v. Voluntary act is along a continuum – need to look at order of events extremely important in determination
vi. Ex. of involuntary acts that would negate actus reus of a crime under MPC pg. 993 Section 2.01(2)(a)-(d)
1. reflex/convulsion ie epileptic seizure
2. bodily movement during unconsciousness or sleep ie sleep walking
3. conduct during hypnosis or resulting from hypnotic suggestion
4. bodily movement that otherwise is not a product of the effort or determination of the actor, either conscious or habitual
e. Omission- failure to perform a moral duty does not give rise to criminal liability while failure of a legal duty does
i. cannot be held liable for an omission unless a legal duty to act exists
ii. A legal duty to act exists when: pg. 135
1. a statute imposes a legal duty
2. where one stands in a certain status relationship w/ another
a. ie parent-child, doctor-patient
3. when one has assumed a contractual duty to care for another
4. where one has voluntarily assume care of another & secluded this person so no one else can help them
5. when a person creates a risk of harm, creates a dangerous situation

III. Mens Rea- bad mind, what Δ was thinking when act committed, subjective criminal intent, internal feature of the crime
a. Most crimes have to have mens rea proven beyond a reasonable doubt
i. Exception Strict Liability offenses purely based on the conduct, doesn’t matter the intent of the party
1. Public welfare offenses ex. certain vehicular violations & narcotic offenses, inherently dangerous activities
2. statutory rape- someone above the age of consent having sexual relationship w/ someone below the age of consent
b. Broad v. Narrow Definition—class focus is on the narrow def. (Cunningham)
i. Broad- general moral blameworthiness/culpability
1. don’t commit act innocently
ii. Narrow- if statute explicitly sets forth the mens rea level the prosecution needs to prove that level for th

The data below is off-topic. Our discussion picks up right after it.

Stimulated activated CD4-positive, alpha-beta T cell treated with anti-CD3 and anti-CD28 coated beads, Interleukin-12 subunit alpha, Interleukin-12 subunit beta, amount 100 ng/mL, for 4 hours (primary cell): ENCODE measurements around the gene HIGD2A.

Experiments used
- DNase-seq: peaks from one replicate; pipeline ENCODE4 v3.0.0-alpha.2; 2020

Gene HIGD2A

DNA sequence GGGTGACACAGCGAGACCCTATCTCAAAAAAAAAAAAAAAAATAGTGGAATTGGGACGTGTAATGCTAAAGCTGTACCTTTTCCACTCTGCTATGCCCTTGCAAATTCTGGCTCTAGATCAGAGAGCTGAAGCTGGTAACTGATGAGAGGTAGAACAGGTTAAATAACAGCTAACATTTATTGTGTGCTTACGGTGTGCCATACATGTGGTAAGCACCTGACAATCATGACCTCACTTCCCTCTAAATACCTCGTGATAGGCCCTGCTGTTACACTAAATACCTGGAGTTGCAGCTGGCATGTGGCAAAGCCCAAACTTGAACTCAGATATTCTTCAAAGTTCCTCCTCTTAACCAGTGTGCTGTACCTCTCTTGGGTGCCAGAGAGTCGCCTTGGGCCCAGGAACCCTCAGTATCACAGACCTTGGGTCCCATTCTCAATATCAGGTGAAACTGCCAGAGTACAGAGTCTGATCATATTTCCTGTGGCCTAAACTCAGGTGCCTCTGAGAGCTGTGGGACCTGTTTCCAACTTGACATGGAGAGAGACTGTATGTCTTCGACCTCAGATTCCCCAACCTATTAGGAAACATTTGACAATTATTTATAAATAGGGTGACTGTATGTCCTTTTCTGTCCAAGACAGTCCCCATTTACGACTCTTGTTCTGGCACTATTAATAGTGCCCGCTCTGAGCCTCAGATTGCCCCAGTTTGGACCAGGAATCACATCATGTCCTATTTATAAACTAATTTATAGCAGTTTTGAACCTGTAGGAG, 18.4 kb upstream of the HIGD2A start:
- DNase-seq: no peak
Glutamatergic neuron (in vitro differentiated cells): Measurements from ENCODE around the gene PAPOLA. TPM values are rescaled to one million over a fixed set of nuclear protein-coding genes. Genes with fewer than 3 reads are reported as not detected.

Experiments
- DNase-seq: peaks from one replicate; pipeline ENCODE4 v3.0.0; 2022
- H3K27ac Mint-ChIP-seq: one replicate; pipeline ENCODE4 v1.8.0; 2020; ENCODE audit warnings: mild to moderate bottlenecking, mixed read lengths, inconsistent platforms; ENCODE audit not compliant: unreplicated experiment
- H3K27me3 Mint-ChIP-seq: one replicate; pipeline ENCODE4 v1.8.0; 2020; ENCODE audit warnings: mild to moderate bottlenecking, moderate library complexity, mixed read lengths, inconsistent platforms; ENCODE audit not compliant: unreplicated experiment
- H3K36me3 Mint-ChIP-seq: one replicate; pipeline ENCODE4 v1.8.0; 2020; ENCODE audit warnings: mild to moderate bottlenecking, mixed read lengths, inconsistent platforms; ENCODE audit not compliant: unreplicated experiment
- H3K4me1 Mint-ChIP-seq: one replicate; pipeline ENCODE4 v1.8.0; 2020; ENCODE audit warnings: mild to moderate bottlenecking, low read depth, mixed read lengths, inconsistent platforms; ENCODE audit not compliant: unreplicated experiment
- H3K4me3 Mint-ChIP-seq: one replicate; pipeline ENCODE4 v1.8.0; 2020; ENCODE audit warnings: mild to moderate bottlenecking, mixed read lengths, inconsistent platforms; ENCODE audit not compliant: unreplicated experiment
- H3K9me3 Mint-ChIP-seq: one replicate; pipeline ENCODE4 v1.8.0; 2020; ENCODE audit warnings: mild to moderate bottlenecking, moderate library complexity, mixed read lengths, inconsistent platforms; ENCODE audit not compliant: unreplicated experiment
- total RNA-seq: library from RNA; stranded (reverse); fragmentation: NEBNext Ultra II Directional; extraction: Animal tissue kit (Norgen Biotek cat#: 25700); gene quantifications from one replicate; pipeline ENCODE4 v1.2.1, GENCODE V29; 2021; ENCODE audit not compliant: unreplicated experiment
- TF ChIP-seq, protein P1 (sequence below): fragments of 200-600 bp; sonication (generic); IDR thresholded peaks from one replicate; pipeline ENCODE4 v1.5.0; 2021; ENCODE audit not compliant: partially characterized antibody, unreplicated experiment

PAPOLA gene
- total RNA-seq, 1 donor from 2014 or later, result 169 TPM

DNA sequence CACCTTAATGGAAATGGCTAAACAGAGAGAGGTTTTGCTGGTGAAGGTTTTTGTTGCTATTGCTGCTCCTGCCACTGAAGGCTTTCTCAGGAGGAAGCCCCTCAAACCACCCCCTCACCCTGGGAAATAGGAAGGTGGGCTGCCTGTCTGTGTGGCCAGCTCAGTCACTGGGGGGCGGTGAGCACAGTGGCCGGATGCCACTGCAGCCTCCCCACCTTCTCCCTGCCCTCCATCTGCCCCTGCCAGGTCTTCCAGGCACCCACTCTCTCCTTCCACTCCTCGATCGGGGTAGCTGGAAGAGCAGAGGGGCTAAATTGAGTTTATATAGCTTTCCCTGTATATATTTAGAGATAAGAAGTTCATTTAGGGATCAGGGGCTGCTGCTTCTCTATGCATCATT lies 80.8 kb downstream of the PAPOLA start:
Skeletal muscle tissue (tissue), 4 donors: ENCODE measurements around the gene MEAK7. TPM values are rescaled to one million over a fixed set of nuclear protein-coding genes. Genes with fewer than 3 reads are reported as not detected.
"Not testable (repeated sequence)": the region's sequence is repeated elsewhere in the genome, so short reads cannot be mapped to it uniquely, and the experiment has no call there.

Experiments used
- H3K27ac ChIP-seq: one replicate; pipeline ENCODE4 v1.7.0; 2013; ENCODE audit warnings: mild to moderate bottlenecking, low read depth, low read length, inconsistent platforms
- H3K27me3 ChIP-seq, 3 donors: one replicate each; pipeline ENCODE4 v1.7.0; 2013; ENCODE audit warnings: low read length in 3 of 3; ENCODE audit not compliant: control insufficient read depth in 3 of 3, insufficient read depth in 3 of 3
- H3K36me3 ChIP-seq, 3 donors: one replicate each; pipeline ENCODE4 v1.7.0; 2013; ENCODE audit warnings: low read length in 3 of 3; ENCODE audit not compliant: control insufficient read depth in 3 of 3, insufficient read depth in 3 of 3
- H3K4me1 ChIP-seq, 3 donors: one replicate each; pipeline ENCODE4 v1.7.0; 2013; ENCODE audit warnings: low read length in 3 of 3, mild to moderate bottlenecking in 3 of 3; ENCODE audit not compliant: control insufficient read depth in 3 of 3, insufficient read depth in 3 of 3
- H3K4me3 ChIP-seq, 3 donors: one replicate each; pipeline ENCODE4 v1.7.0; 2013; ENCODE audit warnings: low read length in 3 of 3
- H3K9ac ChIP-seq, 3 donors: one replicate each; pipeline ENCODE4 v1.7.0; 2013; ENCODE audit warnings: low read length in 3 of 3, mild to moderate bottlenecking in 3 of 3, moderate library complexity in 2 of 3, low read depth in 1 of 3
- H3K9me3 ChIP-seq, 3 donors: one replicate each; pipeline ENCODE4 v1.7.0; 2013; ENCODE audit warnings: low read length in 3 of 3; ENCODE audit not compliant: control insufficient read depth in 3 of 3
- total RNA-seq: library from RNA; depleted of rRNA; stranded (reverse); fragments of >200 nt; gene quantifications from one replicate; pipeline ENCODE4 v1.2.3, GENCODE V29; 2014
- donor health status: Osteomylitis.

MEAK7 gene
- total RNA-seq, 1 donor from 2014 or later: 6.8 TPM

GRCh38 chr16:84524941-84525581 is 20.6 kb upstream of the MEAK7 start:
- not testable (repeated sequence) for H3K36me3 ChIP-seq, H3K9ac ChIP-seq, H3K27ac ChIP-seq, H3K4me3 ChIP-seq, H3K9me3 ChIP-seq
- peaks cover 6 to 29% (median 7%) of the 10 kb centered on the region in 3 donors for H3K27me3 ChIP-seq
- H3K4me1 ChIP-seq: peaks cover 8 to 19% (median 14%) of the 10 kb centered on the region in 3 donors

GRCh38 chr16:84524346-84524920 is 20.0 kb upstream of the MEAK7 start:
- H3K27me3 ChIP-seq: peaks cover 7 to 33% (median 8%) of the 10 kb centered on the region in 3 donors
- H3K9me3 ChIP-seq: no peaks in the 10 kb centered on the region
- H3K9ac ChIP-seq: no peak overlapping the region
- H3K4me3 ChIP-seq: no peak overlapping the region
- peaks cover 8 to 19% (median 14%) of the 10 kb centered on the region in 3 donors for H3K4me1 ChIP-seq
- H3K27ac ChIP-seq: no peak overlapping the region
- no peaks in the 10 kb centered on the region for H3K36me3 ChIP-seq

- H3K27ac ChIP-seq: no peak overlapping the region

xists(at least) aka recklessness
vii. Mistake of Fact- when prosecution cannot show beyond a reasonable doubt the mens rea to commit the crime, therefore cannot prove case in chief
1. Whether mistake of fact is a defense depends on whether it’s a specific or general intent crime
a. Specific—
i. Wording “w/ intent to …” or “w/ knowledge of ..”
ii. Can be a defense as long as the mistake made in good faith belief
1. = mistake negates specific intent portion of the crime
b. General
i. Defined purely based on conduct w/ no future act
ii. Can be a defense as long as the mistake was
1. made in good faith
2. AND is reasonable
viii. Mistake of Law
1. Usually not a defense, in most cases
a. Ignorance of the law is no excuse
2. Exception
a. Defense when reasonably relied on an official interpretation of the law & it turns out that interpretation was wrong
i. official ie court, mayor, attorney general
1. lawyers not part of this category

IV. Causation
a. Overview
i. Was there a causal link between the conduct & the harm?
ii. Is it a required aspect of all criminal offenses?
1. NO—only pertinent w/ regards to crimes that require the Δ actions cause a specific result*
a. Usually issue when death or injury harmful result – Result crimes
b. Types of Causation
i. Actual Cause or “Cause in Fact” – (but for cause)
1. But for the actions of the Δ would the harmful results have occurred
2. A Δ’s conduct is a cause in fact of the prohibited result if the said result would not have occurred “but for” the Δ’s conduct
a. Usually easy to establish
b. An issue in cases where two or more Δ’s act independently
i. Only small amount of cases
ii. If conspirators both guilty, doesn’t matter who actually cause results
3. Concurrent Sufficient Causes (ie substantial factor test)
a. When both done at same time so don’t know who actually caused the harm & each cause was sufficient to lead to the injury
i. In this case they BOTH are considered under the law “but for” causes of the victims injuries/death
4. Concurrent Causes, Only one Sufficient
a. Ex. D1 stabs V & D2 shoots V. D1 only lethal wound
i. D1 lethal wound – “but for” cause
ii. D2 non-lethal – can’t be charged w/ murder but could be with a lesser offense
5. Aggravation or Combined Effect
a. Two separate non-lethal wounds combined result in the victim dieing
i. Combined effect of both actions is enough to impose criminal liability on both Δ’s
b. Not recognized by all jurisdictions
6. Accelerating the Result (MOST Common)